How close were House races? A few thousand votes could have swung control
Republicans retook the House majority in the midterms, but just a few thousands votes in five races could have swung the outcome in favor of Democrats.
The GOP appears on track to win 222 seats in the 435-seat chamber, meaning Democrats came just five seats short of the majority.
TargetSmart’s Tom Bonier calculated Sunday that Democrats could have held the House if just 3,340 Republican voters instead cast their ballots for Democrats in the five closest House races won by Republicans.
Republicans won in those districts by just over 7,000 votes combined, according to the latest tallies — meaning that Democrats could also have won by mobilizing a few thousand more voters in those elections.
In Colorado’s 3rd Congressional District, far-right Republican Rep. Lauren Boebert beat out Democrat Adam Frisch by just 554 votes — a margin so slim it triggered an automatic recount in the state.
Republican John Duarte beat out Democrat Adam Gray by just 593 votes in California’s 13th District. Along with Colorado’s 3rd, the district is one of the two races still undeclared nearly three weeks after Election Day.
In Michigan’s 10th District, Republican John James won by 1,601 votes over Democrat Carl Marlinga, despite significant blue successes elsewhere in the state. The party flipped the Michigan state House and Senate and secured the governorship in a legislative trifecta, and Democrat Hillary Scholten flipped Michigan’s 3rd Congressional District on the other side of the state.
Republican Zach Nunn won Iowa’s 3rd Congressional District by just 2,144 votes over Democrat incumbent Rep. Cindy Axne, flipping the seat that also represents heavily Democratic Des Moines. Axne had been elected in 2018 as part of the “blue wave” that brought the Democrats to their current House majority.
In New York’s 17th District, Republican Mike Lawler won over Democratic Rep. Sean Patrick Maloney, the head of House Democrats’ campaign arm, by 2,314 votes in the first general election loss for a campaign chair of either party since 1980.
Assuming Republicans win the uncalled races in Colorado in California, the 222-213 House seat split would be a reversal of the results in the 2020 election cycle, when the House broke in the Democrats’ favor by the same numbers.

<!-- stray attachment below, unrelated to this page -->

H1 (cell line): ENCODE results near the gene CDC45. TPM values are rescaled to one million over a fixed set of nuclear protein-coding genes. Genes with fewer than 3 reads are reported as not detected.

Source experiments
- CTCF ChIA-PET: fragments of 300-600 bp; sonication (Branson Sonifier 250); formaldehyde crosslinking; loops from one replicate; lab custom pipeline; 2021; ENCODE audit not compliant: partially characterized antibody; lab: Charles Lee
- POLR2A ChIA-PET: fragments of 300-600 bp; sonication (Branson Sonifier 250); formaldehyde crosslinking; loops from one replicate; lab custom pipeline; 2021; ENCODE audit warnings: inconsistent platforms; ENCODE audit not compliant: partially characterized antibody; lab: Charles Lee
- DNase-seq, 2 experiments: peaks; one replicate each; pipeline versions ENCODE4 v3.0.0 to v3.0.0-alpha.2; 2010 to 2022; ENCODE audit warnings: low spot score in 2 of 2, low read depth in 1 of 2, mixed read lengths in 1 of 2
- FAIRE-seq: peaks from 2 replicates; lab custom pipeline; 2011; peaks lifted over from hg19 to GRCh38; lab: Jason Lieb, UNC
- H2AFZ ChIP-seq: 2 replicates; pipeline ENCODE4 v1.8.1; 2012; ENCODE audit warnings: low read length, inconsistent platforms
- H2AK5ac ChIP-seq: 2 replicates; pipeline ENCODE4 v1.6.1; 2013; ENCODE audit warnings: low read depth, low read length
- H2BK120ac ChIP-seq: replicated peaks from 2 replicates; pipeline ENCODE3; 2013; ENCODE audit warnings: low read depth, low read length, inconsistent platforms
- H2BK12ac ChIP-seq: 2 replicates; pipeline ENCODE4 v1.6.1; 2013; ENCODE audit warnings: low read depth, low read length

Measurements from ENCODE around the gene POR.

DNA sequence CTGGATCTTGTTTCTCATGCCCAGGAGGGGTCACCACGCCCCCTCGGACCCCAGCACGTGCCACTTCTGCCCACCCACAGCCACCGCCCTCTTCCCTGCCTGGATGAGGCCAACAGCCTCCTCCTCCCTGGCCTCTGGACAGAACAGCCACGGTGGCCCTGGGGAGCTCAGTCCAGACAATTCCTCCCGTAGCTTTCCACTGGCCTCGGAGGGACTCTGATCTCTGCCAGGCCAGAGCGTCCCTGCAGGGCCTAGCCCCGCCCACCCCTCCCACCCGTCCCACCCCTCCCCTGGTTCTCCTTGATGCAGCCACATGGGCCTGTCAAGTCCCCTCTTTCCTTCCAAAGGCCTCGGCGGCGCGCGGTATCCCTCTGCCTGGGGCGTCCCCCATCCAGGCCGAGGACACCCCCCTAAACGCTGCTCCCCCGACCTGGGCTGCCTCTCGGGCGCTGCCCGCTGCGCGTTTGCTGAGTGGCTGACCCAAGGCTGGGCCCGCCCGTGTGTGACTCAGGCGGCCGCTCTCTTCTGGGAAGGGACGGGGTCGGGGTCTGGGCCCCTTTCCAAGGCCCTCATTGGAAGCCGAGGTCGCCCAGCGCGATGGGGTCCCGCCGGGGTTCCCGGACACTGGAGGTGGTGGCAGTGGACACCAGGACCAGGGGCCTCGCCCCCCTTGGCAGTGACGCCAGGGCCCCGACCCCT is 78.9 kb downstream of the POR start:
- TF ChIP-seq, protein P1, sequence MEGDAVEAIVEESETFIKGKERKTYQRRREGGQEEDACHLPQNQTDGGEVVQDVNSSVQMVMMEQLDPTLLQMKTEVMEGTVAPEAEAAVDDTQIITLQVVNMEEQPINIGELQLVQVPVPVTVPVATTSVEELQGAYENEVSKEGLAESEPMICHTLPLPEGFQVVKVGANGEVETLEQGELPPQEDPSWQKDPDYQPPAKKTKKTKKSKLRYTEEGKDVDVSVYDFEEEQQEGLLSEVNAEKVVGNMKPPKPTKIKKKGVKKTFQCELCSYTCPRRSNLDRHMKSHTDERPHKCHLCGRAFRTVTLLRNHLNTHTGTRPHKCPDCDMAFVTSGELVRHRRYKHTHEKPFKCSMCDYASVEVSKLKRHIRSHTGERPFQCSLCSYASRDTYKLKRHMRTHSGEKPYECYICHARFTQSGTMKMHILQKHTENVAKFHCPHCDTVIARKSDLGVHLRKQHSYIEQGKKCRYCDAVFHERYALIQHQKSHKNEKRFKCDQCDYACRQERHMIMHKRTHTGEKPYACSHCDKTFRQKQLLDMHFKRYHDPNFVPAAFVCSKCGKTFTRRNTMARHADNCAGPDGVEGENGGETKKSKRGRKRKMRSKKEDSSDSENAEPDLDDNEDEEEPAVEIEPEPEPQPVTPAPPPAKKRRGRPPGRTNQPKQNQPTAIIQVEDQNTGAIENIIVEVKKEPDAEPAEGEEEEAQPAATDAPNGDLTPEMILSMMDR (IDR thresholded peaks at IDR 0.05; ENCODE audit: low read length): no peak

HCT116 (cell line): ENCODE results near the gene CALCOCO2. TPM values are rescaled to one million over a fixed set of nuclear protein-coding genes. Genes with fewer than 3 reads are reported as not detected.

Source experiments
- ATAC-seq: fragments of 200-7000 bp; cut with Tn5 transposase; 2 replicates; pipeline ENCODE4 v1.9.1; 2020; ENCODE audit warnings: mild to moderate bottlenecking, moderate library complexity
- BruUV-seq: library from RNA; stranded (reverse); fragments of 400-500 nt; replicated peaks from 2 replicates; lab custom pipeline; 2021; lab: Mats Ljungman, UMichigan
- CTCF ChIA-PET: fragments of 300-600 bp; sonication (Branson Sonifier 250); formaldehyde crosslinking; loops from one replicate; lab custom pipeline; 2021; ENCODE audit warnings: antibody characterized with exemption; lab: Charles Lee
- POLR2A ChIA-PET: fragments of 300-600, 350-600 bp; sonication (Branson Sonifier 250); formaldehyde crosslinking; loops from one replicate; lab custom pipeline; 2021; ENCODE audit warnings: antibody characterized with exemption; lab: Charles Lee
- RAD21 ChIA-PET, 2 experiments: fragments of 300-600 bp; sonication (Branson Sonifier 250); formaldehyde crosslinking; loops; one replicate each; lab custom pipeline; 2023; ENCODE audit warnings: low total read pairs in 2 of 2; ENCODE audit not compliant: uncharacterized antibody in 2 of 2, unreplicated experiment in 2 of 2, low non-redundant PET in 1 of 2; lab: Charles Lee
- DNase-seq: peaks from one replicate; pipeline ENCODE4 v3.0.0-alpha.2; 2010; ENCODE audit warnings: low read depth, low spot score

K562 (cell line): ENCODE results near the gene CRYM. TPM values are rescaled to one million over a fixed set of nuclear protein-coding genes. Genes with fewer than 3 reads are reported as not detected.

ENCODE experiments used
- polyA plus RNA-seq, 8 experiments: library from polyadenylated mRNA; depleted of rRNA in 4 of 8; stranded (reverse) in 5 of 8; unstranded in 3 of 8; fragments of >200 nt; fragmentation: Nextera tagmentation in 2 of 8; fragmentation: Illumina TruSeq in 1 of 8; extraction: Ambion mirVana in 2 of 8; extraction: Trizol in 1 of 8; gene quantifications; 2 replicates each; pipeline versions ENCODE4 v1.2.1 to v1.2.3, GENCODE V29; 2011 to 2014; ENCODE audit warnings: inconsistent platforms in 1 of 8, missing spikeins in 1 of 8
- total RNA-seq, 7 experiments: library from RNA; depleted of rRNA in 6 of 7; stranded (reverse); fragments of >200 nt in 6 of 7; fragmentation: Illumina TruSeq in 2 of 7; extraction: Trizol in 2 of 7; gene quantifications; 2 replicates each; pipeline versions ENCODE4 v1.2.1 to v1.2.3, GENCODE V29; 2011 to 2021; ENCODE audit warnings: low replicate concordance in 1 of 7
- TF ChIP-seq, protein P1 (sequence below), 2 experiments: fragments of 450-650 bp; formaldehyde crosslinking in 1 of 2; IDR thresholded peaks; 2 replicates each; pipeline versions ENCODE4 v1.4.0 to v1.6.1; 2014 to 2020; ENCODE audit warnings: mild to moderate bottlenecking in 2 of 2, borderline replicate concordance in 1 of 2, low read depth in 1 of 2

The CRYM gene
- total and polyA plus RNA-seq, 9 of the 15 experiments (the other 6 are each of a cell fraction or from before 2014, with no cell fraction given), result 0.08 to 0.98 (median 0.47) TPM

Though a loss for Democrats, the results are far from the “red wave” many in the GOP predicted ahead of the midterms.
House Minority leader Kevin McCarthy (R-Calif.) last year said Republicans would flip 60 seats or more in the lower chamber, and Republicans were optimistic about being able to take over the Senate as well.
But Democrats grew more hopeful about their chances in both chambers as poll results and special elections showed strong voter support despite historical headwinds against the party in power.
House Speaker Nancy Pelosi (D-Calif.) said on the eve of Election Day that she was “optimistic” about House races others labeled “too close to call” and later contended that her party had a chance to hold on to the House.
“I have always objected to the presentation, the media thread that was out there [that] you can’t win because it’s an off year,” Pelosi said on the day of the midterms.
Democrats will keep control of the Senate, with the Georgia runoff next week determining whether they take 50 or 51 seats.
Young voters appear to have been a major block against the red wave, with post-election research indicating this year’s midterms saw the second-highest turnout among voters under 30 in the last three decades.
That demographic voted overwhelmingly for Democrats, giving the party a critical boost in key races such as the Pennsylvania Senate contest. Though Democrats have typically done well with young voters, Brookings research shows this year saw the group shift even more toward blue candidates.
Young women in particular broke hard for Democrats: CNN exit polling shows nearly three-quarters of women under 30 cast blue ballots. Slightly more than half of women overall were found to have supported Democrats in House races specifically.
Sen. Rick Scott (R-Fla.) said that Republican voters “didn’t show up” for the party on Election Day.